As for deciding whether to flip or not-- Google, Facebook, and every other world-changing tech firm you can think of had the chance to flip a thousand times. They said no. Making that decision is a part of a founder owning their own destiny. YC is there to help startups get to that point. What you do when you're on the threshold is your choice.
Monday, August 4, 2008 1:40:59 PM (GMT Daylight Time, UTC+01:00)
Interesting article Dare.

I have noticed that there is quite a lot of critique of Paul recently in varoius articles, in general. Not sure why... (not saying this one is critical)
Some might argue that Paul is getting too much into the 'man on a mission' mode. One article I read recently suggested ironically that Paul has a messianic mission to fulfill (sorry don't rememebr the URL). Well maybe he does, maybe he doesn't. Not for me to comment on that.

The thing is - Paul is not lying about what YC is about. He does not try to deceive or abuse.
He basically says from the very start that they (YC) are willing to help - they offer some cash to live off/fund your start up if you 're successsful, offer you their expertise and networking connections - wow, i'd say that the latter two are far more valuable than cash itself. Even if you fail, you are still winning. You get business exp, coding exp, develop connections etc etc. It's a win-win for any inexperienced youg coder/founder - for most of them it seems like they can confront their ideas with reality and learn under supervision. (we are talking here mostly about males in their early 20ies who have little exp but a lot of idealistic dreams - I'm still like that myself, although last 4yrs has been a crashcourse in reality.. but I'm strating off the main rant here)

I don't understand why people attack Paul for setting some rules in place. Is it because people are to spoiled and whinging to understand that 'tough love' usually works (in this context at least)? Do most people really need to be pampered and get their butts wiped for them? What happened to the spirit of the new frontier, reaching for the stars and sacrificing a bit to reach your goals?

YC offers intensive 3 months for start up founders - it does not FORCE them go, they are free to choose to comply with the rules; and the rules are there so that YC can avoid clowns trying to 'beat the system' and abuse the YC people. YC afterall INVESTS their resources in some folk with potential.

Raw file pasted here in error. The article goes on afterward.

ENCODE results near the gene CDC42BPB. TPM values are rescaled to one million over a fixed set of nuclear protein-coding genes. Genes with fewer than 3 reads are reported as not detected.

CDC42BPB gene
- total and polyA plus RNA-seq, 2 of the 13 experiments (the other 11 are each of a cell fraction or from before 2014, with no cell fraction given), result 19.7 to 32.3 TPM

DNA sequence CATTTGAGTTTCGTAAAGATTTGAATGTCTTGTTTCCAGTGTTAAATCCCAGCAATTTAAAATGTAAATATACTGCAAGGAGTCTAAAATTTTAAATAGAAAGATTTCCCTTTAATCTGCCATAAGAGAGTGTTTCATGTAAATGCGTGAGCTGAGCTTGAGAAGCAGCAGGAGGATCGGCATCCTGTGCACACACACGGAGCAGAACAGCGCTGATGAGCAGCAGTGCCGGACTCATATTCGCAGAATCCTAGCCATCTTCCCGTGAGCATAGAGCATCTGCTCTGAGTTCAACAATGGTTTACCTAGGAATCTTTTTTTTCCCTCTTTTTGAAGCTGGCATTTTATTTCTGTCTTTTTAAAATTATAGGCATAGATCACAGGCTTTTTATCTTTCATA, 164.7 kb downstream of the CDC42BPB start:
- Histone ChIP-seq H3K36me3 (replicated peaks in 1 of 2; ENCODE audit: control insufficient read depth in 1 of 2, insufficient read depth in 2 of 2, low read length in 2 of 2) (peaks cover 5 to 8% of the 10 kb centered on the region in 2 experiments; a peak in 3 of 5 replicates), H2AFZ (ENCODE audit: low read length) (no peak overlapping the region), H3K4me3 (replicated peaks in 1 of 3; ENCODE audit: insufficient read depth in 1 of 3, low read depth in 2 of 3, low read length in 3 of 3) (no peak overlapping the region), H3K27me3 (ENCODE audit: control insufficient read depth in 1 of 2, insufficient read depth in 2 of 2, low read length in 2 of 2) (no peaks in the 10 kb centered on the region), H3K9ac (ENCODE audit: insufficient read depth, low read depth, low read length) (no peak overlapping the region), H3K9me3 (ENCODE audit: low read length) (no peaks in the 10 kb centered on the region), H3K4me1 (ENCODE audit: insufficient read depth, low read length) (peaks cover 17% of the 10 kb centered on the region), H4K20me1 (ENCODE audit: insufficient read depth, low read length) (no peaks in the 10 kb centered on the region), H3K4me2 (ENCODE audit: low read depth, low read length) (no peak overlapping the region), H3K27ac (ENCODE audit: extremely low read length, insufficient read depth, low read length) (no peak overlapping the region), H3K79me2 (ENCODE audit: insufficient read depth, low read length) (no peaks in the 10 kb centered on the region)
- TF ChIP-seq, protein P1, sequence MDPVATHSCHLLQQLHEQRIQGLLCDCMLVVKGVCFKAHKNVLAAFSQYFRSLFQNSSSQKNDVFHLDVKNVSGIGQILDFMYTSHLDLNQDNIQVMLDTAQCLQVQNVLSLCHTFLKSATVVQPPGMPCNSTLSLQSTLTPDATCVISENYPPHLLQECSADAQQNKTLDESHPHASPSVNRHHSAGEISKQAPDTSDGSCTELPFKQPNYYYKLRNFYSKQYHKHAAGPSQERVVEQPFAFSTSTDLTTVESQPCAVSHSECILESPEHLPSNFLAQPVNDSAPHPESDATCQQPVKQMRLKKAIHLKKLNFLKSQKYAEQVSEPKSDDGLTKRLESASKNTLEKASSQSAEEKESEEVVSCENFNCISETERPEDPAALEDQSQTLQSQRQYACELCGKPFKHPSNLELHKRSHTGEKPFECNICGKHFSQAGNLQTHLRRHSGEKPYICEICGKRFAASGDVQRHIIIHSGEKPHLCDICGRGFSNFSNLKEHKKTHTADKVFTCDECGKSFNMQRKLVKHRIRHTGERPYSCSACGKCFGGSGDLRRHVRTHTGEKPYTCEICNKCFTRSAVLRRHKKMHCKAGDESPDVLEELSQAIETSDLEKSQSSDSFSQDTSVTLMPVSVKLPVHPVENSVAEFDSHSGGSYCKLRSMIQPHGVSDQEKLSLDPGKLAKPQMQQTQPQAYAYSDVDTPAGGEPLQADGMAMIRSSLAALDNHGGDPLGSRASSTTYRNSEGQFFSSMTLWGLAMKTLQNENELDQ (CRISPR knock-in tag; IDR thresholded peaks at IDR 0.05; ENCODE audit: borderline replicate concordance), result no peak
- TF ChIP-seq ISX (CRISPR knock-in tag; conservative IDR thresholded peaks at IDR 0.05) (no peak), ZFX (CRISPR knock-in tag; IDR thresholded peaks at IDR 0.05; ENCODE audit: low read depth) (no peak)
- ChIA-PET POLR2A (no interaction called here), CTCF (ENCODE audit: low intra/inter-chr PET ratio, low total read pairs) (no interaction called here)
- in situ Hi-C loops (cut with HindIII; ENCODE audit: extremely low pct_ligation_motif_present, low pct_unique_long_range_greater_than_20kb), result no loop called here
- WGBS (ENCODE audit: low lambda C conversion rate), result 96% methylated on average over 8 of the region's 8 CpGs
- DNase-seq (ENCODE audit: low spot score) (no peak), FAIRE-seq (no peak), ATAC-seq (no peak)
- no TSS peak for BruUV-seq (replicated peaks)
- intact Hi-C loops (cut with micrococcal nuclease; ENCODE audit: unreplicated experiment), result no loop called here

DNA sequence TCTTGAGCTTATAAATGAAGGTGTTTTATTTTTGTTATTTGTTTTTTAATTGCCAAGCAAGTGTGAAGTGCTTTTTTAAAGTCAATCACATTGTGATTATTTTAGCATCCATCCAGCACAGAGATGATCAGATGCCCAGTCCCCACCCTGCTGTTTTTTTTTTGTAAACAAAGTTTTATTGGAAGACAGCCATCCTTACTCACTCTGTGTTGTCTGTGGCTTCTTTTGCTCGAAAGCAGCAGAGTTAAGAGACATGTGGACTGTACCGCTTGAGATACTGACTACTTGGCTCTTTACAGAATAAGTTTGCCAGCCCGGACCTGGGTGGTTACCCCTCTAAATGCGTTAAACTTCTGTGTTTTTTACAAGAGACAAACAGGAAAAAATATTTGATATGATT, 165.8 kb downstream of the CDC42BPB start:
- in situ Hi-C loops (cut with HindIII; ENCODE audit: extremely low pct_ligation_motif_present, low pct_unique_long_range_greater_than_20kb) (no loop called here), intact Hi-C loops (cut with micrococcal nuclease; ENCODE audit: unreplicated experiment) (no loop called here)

It seems to me that people seem to forget that YC is there to help people who want to help themselves. Yes it is intense - and that is the point. You don't go to YC to build something form the scratch. You are young, you have a product/service you want to promote. It is the shit (or so you think). Your buddies love it. Random folk love it. What you want is make 100 and 1% sure that you use full available potential to make it work. You apply to YC. They accept you - good for you! If not - then who stops you form putting the extra work and launching anyway yourself?
In the latter case it is mor difficult but no impossible. Sumbit a story on HackerNews, Slashdot etc. Send emails, message folks on Facebook, get a loan etc - you still can do it.

What YC ask is that you be serious about YOUR on THEIRS time and you give your baby complete attention. No time wasters allowed! :)
YC are not baby snatchers. Paul Graham is not the bad witch form brothers' Grimm stories.
These guys are serious about the work their do. Their cut their teeth on serious business, and they have no time to waste for nursing crybabies.
So it is a simple - your in or out. They provide you with environment separate form distractions (family, friends, gf etc) for limited time (3 months) and what they ask is that you concentrate on improving your product, and network with likeminded people.

I don't understand why someone (again forgot the URL) would compare YC to a sect. Again, YC is a company that offers cash, expertise, networking, good environment - asks little in return - and just wants you to commit for a short period of time. Is that asking much? i don't think so.
Also, it seems to me that people forget that YC accepts applications from all over the world.
It might seem less of a challenge to move to Silicon Valley if you live in US but if you live in UK or mainland EU or anywhere else, you do prov you are commited and you do want your product to work.
YC offers you a CHOICE, if you accept you get all the stimuli you needto focus on your project.

There is a criticism of Paul's idea to 'build to flip'. Why don't people see the obvious point that if you build to sell you work to a higher standard? Think about how many times you worked on you own projects and they are/were, well, sloppy.
You build to sell, you put in more quality. (btw, any management book will tell you that 'quality is free' - look it up, for explanation ;) You work on your project you just make it work, without caring about putting into proper structure.

If you want to be critical - be constructive. Don't whinge. And read something on eristics - ad personam arguments or drawing ill conceived paralleels just doesn't do the job.

Just my 2 pence...

End of rant. :)

(glad to hear back if anyone agrees/disagrees with my view...)
Marcin Dabrowski